To differentiate various forms of specific spiritual practices, we used the SpREUK-P questionnaire [29, 30]. The generic instrument was designed to measure the engagement in organized and private religious, spiritual, existential, and philosophical practices. In its 24-item version it differentiates 5 factors: (1) religious practices ( ; i.e., praying, church attendance, religious events, religious symbols, etc.); (2) existential practices ( ; i.e., self-realization, spiritual development, meaning in life, etc.); (3) humanistic practices ( ; i.e., help others, consider their needs, do good, connectedness, etc.); (4) spiritual (mind body) practices ( ; i.e., meditation, rituals, reading spiritual/religious books, etc.); and (5) gratitude/reverence ( ; i.e., feeling of gratitude, reverence, experience beauty in nature).

With respect to the specific sample, we adjusted some items; that is, we used the term “Holy Communion” instead of “church attendance”, performance of distinct rituals from “other religious traditions”, differentiated meditation as “in the style of Buddhist traditions” or “Christian style;” moreover, we added one item specific for Catholic priests, that is, “liturgy of hours.”

This specific version of the instrument used here asks for the importance of these activities (SpREUK-P Ipt) and scores the responses as “not at all,” “somewhat,” “very,” and “indispensable.” These scores referred to a 100% level (“indispensable” = 100%; transformed scale score), which reflects the degree of ascribed importance of the respective practices/activities in their life.

Within this sample of Catholic priests, the 20 items of the SpREUK-P Ipt have a good internal consistency ( ) and make up 5-6 factors which are consistent with the primary scales: (1) religious practices with two sub-scales, that is, active religious practices ( ) and passive religious practices ( ); (2) existential practices ( ); (3) humanistic practices ( ); (4) eastern forms of spiritual practices ( ); (5) gratitude/reverence ( ). Particularly the 2-item subscale passive religious practices has a weak internal reliability; these two items are observed so far only in this distinct population and should thus not be overestimated.

3.3. Statistical Analyses

Descriptive statistics, internal consistency (Cronbach’s coefficient ), and factor analyses (principal component analysis using Varimax rotation with Kaiser’s normalization), as well as analyses of variance, first order correlations, and regression analyses were computed with SPSS 20.0. Structural equation modelling was accomplished with SPSS Amos 20.0.

Given the exploratory character of this study, significance level was set at .

With respect to classifying the strength of the observed correlations, we regarded as a strong correlation, an between .3 and .5 as a moderate correlation, an between .2 and .3 as a weak correlation, and as no or a negligible correlation.

4. Results

4.1. Participants

All priests had a high school education; the majority were between 40 to 60 years of age (Table 1). Most were living alone, only 6.4% in a fraternity. Further characteristics are given in Table 1.


Age categories (born between) (%)
 1980 and 19893
 1970 and 197914
 1960 and 196928
 1950 and 195916
 1940 and 194911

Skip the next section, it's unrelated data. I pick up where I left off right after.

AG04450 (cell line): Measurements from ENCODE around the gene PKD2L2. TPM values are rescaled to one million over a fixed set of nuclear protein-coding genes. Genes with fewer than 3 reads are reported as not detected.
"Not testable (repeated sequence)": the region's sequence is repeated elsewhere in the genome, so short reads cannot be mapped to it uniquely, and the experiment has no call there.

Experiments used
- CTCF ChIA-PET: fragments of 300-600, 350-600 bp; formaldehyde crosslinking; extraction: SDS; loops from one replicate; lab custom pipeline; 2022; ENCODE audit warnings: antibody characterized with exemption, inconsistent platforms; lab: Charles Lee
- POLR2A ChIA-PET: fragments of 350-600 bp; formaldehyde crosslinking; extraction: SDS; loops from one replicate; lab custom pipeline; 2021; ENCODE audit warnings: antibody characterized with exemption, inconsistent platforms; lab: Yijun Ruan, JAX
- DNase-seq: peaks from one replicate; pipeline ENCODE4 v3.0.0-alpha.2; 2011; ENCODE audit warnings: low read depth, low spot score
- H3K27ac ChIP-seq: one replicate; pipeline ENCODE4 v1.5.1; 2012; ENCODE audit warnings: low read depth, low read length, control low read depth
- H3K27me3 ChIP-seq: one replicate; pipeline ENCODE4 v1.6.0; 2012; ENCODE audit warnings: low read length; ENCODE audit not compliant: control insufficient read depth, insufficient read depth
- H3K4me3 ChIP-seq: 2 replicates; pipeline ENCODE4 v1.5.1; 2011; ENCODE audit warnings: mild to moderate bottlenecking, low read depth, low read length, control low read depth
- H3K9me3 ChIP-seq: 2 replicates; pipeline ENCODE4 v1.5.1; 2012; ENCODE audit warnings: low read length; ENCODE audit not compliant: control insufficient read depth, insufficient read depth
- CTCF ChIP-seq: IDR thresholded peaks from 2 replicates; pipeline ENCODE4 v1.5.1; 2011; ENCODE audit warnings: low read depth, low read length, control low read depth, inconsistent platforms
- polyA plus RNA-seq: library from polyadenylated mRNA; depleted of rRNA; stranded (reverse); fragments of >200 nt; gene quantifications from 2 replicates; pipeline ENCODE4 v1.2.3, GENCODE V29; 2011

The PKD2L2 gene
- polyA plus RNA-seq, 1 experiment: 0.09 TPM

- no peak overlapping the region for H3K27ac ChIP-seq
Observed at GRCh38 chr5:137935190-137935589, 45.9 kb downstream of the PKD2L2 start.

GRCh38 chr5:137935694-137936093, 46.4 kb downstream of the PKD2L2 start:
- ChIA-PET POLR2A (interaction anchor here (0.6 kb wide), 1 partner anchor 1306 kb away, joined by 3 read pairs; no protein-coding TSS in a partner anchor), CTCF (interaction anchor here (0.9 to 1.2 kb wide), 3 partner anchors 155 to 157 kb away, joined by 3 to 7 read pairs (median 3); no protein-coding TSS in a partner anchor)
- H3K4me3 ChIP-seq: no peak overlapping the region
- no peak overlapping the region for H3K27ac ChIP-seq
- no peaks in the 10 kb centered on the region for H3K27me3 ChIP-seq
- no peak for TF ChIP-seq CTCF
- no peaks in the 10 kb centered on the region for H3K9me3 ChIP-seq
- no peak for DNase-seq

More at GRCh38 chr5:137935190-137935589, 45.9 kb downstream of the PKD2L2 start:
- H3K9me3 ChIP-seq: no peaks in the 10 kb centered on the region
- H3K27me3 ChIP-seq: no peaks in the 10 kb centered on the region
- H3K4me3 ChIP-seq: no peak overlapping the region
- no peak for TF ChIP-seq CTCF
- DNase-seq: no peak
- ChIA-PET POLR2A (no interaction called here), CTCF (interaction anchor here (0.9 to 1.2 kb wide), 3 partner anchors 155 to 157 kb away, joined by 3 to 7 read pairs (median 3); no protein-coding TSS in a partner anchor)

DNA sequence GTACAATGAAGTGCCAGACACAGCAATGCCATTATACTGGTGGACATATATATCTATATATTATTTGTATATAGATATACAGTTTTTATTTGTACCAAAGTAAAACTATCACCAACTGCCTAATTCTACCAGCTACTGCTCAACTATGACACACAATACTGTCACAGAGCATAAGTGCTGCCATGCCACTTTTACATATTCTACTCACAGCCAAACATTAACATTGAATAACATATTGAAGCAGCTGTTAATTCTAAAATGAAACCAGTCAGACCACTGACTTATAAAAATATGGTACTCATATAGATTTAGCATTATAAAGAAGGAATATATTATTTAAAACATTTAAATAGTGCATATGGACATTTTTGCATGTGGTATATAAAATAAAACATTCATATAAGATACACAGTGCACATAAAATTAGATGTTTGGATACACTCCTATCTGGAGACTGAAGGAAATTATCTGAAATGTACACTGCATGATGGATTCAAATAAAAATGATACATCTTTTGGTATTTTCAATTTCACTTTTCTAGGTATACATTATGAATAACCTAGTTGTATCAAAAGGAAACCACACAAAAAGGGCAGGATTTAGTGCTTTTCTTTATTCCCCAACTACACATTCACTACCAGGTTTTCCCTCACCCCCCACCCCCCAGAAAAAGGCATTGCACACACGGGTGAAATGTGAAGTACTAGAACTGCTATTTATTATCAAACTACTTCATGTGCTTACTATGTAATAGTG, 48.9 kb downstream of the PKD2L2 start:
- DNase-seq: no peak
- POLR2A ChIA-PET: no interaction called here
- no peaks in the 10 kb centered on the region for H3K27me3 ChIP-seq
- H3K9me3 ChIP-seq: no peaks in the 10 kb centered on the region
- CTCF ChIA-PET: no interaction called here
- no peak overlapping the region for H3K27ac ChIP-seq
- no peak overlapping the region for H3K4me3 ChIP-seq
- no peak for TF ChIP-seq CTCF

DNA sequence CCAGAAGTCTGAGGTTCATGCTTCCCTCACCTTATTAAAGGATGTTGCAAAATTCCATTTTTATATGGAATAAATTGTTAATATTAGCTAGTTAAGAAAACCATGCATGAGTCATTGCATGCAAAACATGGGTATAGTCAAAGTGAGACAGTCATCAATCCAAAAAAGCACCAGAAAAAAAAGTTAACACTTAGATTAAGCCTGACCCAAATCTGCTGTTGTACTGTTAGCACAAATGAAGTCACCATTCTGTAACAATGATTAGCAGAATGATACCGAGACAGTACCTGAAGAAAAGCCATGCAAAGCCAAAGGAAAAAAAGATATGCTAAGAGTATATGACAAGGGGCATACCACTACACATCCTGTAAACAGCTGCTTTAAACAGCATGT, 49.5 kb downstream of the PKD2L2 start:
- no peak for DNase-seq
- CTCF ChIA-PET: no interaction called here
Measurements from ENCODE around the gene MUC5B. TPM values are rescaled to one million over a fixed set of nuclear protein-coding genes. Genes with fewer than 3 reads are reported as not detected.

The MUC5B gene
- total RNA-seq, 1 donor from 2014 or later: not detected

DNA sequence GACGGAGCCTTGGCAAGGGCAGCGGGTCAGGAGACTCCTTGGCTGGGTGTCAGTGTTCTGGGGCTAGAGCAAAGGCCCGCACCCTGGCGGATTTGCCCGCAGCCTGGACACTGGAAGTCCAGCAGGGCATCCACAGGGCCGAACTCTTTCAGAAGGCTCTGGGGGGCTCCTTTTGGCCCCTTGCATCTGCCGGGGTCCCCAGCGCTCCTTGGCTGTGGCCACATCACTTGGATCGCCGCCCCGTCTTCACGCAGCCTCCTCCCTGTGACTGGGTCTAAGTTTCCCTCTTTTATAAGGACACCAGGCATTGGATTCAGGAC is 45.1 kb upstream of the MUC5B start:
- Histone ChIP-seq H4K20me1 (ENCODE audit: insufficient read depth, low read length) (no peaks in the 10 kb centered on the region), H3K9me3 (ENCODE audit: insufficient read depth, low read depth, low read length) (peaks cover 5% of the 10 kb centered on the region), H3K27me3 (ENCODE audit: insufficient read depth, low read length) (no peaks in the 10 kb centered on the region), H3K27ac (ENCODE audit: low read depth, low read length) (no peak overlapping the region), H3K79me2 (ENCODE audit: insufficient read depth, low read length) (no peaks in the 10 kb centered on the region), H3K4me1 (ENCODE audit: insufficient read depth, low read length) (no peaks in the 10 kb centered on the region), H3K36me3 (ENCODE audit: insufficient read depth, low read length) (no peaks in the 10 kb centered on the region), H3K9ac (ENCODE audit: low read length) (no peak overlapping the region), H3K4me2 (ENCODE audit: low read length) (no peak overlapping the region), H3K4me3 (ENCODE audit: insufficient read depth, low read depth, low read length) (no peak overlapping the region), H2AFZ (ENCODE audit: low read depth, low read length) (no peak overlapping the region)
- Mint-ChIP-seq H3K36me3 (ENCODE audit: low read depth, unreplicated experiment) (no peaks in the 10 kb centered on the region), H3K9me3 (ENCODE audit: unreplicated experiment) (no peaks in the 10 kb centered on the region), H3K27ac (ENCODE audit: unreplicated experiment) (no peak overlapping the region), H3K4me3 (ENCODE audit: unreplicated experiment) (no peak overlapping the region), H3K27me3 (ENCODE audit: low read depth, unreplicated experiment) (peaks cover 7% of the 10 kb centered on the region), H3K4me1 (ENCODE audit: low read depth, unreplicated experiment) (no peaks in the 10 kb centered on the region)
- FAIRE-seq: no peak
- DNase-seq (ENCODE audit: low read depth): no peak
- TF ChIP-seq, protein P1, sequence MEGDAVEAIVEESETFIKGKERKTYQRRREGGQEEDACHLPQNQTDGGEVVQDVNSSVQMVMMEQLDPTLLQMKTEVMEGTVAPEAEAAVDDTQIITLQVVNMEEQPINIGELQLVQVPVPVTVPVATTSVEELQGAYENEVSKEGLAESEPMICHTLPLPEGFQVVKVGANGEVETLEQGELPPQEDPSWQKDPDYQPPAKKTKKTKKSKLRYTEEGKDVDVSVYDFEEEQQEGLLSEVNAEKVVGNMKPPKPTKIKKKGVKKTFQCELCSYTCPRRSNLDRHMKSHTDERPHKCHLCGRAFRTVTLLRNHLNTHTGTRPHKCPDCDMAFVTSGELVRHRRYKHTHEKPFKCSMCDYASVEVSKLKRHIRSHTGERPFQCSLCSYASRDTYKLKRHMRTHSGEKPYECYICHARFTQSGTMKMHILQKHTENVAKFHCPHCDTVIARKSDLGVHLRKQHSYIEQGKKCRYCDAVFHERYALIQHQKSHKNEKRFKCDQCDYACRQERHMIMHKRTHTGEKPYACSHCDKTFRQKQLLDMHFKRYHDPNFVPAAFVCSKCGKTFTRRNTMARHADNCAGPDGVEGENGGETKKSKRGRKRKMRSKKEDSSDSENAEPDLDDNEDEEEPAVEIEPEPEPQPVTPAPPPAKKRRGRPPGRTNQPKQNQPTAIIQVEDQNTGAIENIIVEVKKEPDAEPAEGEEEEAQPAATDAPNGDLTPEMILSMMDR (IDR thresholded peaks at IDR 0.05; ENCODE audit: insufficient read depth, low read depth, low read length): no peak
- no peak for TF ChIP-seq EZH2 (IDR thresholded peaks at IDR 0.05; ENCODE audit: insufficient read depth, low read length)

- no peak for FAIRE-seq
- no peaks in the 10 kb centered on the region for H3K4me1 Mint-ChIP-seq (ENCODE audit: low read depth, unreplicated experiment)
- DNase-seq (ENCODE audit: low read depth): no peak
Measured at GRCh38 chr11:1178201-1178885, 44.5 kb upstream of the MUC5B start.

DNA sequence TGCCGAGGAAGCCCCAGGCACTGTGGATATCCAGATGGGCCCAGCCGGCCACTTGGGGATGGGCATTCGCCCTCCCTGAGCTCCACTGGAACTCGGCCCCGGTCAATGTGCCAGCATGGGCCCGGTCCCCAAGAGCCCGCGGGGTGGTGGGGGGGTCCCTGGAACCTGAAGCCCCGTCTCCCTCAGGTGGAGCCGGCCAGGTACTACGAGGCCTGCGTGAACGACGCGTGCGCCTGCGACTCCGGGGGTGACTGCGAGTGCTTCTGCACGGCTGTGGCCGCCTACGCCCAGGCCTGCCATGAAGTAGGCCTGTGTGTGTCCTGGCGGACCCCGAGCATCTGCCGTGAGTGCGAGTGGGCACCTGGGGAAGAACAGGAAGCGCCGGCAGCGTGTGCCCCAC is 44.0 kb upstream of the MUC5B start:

1930 and 193922
 1920 and 19297
Living situation (%)
 Alone but with external housekeeper 28.2
 With housekeeper16.6
 With other priests 6.5
 With others (i.e., family)3.4
 Other living facilities5.1
Duration of work (%)
 <10 h per week5
 10–20 h per week11
 20–30 h per week7
 30–40 h per week9
 40–50 h per week26
 50–60 h per week28
 60–70 h per week12
Work engagement (UWES) (mean ± SD, range)4.1 ± 1.1 (1–7)
Health associated and personal variables (mean ± SD, range)
 Distress (BSI)—general severity index 9.5 ± 9.5 (0–58)
 Body mass index (BMI) (normal range)27.4 ± 4.5 [20–25]
 Perceived stress (PSS)20.1 ± 6.9 (1–40)
 Burnout (MBI)—emotional exhaustion17.3 ± 10.8 (0–50)
 Burnout (MBI)—depersonalization5.3 ± 5.4 (0–25)
 Burnout (MBI)—personal
32.8 ± 9.8 (0–48)
 Life satisfaction (SWLS)26.0 ± 6.1 (5–35)
 Life orientation (LOT-R)-optimism3.8 ± 0.8 (1–5)
 Life orientation (LOT-R)-pessimism2.4 ± 0.8 (1–5)
 Self-efficacy (GES)26.7 ± 5.7 (3–40)
 Sense of coherence (SOC)62.9 ± 10.0 (26–86)
Spiritual engagement (mean ± SD, range)
 Daily spiritual experiences (DSEs)4.0 ± 0.9 (1–6)
 Importance of active religious practices
 (SpREUK-P Ipt)
61.8 ± 18.3 (0–100)
 Importance of gratitude/awe
 (SpREUK-P Ipt)
70.1 ± 21.6 (0–100)
 Importance of passive religious activities
 (SpREUK-P Ipt)
64.9 ± 21.1 (0–100)
 Importance of eastern spiritual practices
 (SpREUK-P Ipt)
8.8 ± 15.1 (0–78)
 Importance of existential activities
 (SpREUK-P Ipt)
63.9 ± 20.8 (0–100)
 Importance of humanistic activities
 (SpREUK-P Ipt)
69.4 ± 15.5 (25–100)

 *The relative proportions were referred to the number of respondents.

The overall psychological distress (BSI) of the priests must be regarded as elevated (mean = .53, SD = .52; population mean = .22 [31]), while burnout values were in the range of the normal. About 10% of the sample exceeded cut-offs in all three scales of emotional exhaustion, depersonalisation, and reduced personal fulfilment and therefore has to be considered to be compromised by burnout. In confront to the normal population, the sample showed slightly decreased values of sense of coherence (SOC) and considerably lower values of general self-efficacy (GSE). On the contrary, self-reported social support was very high. Work engagement has to be considered on average. The overall life satisfaction was markedly higher (mean = 7.5) than mean values of the population of North-Rhine-Westphalia where the study was performed (mean = 7.0 [32]).

4.2. Response Rates to the Respective Experiences of Spiritual Dryness